Newsom’s characterization of low pay and poor living conditions for workers doesn’t “reflect the conditions at California Terra Gardens,” he said.

The company typically employs about 35 people, and about eight families live on site in mobile trailer homes that are permitted and inspected by the county, Oates said.

The families pay about $300 a month for rent, are compensated between $16.50 to $24 an hour and receive health benefits, he said.

“We treat them like family members,” he said, adding that some of the families have lived on the property before California Terra Garden acquired the farm in March 2020.

Officials with Concord Farms did not immediately respond to requests for comment.

The investigation comes after a gunman, whom authorities have identified as Zhao, opened fire at both locations, killing seven people and injuring one in what authorities have characterized as a case of workplace violence.

The suspect, who officials said has worked at and resided in trailers at Mountain Mushroom Farm, was “a co-worker or former co-worker of the victims at each shooting site,” the San Mateo County Sheriff’s Office said.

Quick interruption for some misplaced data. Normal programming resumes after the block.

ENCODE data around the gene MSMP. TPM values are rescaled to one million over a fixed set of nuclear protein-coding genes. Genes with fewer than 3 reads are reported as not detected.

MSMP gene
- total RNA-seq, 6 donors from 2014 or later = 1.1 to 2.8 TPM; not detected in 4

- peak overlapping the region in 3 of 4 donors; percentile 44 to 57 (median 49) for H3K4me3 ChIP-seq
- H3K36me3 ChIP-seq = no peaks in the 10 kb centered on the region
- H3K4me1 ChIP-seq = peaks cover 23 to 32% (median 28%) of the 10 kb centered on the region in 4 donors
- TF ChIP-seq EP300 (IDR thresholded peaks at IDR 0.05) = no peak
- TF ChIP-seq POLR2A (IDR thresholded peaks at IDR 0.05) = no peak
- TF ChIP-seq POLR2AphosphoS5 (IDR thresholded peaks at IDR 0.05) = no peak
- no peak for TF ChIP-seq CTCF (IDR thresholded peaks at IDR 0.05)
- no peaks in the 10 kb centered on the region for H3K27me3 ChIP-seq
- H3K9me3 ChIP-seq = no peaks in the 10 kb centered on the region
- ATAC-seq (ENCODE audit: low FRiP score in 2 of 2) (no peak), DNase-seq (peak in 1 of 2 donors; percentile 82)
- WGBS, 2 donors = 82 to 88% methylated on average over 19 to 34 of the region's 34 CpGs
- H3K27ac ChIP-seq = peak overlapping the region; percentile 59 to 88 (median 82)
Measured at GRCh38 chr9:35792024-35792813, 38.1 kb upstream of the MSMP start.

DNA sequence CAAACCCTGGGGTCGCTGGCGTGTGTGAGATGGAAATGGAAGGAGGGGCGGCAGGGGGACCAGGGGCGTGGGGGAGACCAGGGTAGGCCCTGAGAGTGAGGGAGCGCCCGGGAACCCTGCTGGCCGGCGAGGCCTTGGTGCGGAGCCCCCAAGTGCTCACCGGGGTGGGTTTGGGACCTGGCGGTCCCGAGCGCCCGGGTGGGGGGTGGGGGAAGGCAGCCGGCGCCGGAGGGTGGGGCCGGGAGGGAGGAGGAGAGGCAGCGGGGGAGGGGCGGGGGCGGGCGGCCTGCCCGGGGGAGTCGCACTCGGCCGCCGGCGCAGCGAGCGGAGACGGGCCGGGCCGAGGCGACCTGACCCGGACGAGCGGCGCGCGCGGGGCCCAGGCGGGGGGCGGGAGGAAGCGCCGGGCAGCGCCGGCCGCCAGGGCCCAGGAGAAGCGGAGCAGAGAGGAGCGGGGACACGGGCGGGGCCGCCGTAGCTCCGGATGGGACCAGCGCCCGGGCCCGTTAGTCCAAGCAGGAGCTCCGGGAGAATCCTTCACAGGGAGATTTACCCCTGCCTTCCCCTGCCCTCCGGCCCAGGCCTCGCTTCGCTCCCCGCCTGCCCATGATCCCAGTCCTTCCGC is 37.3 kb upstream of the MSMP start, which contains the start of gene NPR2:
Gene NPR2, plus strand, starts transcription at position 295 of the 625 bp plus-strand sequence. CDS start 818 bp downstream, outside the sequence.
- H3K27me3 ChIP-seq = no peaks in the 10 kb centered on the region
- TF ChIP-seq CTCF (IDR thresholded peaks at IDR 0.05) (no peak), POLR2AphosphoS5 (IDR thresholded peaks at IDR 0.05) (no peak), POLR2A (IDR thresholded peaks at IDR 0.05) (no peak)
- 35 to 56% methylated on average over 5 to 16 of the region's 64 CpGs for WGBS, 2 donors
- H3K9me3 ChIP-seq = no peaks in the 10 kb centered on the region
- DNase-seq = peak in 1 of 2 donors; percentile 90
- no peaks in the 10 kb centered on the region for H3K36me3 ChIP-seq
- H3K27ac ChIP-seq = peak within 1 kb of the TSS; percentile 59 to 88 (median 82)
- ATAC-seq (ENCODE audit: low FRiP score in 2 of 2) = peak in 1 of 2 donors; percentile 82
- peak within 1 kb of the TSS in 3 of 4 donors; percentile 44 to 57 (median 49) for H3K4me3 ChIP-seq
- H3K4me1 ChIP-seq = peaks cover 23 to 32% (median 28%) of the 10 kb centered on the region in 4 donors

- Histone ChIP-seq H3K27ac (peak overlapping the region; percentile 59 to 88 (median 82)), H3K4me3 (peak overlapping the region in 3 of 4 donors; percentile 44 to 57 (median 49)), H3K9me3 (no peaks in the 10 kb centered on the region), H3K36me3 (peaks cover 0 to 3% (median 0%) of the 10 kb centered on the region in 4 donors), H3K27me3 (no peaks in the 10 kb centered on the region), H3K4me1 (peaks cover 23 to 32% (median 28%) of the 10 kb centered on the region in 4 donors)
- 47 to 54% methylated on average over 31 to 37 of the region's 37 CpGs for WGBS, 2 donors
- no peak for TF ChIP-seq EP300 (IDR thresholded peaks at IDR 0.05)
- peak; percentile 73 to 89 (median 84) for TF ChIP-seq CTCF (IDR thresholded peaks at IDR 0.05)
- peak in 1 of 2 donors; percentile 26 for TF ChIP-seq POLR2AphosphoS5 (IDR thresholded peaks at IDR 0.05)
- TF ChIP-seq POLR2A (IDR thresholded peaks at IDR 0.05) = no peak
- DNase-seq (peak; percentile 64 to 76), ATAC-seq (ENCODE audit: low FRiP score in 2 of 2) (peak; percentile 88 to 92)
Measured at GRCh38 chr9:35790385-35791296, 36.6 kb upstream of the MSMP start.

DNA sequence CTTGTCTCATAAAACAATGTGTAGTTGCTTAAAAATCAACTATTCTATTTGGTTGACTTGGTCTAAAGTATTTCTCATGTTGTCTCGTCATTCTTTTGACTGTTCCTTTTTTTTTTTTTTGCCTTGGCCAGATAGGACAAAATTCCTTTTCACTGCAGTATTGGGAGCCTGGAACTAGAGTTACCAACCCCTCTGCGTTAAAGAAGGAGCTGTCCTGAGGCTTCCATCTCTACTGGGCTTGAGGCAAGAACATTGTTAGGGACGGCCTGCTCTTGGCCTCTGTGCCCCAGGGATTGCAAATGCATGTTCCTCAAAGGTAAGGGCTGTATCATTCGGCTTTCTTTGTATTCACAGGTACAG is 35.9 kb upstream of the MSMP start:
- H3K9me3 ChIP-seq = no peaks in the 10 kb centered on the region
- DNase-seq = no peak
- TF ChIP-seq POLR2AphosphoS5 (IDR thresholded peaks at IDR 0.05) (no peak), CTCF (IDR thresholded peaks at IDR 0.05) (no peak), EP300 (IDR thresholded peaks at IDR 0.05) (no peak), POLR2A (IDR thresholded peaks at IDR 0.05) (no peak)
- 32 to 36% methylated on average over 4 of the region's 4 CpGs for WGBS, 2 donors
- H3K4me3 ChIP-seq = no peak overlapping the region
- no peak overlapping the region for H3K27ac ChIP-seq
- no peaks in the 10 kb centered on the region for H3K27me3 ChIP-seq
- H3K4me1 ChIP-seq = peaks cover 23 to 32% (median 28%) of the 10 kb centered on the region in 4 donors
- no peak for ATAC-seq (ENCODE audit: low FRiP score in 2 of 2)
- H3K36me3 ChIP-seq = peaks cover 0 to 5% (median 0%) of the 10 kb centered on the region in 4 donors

Law enforcement officials allege the rampage took place after Zhao “snapped” because of a still-unknown grievance.

The suspect faces felony charges that could make him eligible for the death penalty, authorities said.

The shooting, which came less than 48 hours after a mass shooting in Monterey Park that killed 11 people, has drawn attention to what advocates say is a well-known secret: Farms across the state — and the United States — often thrive on poor and vulnerable agricultural workers, many of whom are undocumented and are unaware of their rights.

Local authorities in recent days have also pledged to improve working conditions at area farms.

Wagstaffe at a news conference Wednesday described the “squalor” that employees live in, and said the county executive told him in a phone call that morning, “Now we know about it, and we have to act on it.”

Times staff writer Susanne Rust contributed to this report.